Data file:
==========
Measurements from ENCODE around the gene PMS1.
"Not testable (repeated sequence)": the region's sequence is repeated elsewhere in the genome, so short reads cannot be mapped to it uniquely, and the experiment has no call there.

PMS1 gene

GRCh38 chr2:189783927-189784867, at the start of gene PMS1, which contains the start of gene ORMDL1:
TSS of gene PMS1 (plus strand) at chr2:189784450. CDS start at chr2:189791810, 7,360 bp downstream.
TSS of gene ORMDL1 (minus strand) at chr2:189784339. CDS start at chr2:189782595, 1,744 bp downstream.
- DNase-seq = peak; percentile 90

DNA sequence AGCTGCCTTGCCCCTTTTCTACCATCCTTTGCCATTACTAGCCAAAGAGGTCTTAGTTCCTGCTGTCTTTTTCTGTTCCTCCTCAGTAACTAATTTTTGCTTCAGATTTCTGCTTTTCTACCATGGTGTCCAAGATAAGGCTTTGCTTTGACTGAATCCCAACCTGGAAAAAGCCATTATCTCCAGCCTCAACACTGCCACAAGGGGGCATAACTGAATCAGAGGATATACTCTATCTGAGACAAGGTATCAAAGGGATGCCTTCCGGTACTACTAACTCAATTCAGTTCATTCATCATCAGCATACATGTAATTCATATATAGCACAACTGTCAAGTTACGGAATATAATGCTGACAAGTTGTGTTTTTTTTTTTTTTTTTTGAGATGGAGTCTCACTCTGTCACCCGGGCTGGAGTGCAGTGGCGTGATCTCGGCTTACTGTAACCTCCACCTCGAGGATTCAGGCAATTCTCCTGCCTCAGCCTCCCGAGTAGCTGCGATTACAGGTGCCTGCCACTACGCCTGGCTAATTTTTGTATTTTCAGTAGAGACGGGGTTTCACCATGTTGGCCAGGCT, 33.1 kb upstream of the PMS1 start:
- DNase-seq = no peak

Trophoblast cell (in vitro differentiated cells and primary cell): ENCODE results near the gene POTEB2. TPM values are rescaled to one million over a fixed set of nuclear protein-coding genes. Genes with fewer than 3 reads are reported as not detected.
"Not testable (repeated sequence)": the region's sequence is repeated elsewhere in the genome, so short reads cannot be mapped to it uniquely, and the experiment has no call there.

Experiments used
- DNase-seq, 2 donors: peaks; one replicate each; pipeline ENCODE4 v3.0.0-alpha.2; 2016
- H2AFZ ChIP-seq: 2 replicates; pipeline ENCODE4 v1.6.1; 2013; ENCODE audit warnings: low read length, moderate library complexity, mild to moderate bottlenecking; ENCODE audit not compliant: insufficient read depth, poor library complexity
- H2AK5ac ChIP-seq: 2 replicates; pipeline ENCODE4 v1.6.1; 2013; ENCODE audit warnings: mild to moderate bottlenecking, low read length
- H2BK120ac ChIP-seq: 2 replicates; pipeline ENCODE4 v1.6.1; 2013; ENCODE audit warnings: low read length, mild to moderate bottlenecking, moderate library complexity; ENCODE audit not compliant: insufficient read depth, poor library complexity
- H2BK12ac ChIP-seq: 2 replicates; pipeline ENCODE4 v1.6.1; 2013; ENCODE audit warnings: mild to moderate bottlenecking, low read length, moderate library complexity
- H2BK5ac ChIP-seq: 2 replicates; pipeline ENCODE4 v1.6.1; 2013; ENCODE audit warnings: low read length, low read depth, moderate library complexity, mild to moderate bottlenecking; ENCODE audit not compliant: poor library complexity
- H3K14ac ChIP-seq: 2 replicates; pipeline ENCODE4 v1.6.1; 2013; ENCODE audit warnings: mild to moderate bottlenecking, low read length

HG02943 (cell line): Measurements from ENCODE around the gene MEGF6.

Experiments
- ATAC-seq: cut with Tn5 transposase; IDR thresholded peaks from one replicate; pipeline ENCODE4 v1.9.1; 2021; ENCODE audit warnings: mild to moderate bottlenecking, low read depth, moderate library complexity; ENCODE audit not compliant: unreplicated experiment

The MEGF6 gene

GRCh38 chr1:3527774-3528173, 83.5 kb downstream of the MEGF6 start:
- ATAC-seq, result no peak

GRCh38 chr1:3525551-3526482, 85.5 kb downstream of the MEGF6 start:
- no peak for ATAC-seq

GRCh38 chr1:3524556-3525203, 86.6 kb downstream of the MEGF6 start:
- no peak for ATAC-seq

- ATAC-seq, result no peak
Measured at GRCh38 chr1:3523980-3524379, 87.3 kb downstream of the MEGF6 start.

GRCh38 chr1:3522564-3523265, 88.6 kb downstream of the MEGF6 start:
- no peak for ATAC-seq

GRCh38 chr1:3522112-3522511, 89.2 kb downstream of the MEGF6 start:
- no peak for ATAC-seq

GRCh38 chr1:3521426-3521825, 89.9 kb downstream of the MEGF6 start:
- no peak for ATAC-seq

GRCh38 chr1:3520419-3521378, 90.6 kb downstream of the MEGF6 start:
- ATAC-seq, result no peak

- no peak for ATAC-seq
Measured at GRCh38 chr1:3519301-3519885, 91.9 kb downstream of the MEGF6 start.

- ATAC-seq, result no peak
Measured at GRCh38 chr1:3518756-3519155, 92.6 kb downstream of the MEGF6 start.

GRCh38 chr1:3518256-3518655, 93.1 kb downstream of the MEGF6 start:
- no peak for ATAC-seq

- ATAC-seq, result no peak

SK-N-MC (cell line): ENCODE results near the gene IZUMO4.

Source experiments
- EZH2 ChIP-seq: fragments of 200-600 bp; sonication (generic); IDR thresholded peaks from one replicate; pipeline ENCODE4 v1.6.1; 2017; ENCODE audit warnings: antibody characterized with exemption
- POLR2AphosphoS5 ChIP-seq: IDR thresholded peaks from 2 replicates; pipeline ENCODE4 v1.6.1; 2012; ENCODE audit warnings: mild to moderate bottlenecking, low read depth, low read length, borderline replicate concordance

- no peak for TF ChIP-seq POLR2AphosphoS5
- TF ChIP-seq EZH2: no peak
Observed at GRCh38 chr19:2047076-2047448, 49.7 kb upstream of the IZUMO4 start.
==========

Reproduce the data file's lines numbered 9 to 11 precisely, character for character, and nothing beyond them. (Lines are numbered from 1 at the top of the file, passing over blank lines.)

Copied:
- DNase-seq = no peak

Trophoblast cell (in vitro differentiated cells and primary cell): ENCODE results near the gene POTEB2. TPM values are rescaled to one million over a fixed set of nuclear protein-coding genes. Genes with fewer than 3 reads are reported as not detected.
"Not testable (repeated sequence)": the region's sequence is repeated elsewhere in the genome, so short reads cannot be mapped to it uniquely, and the experiment has no call there.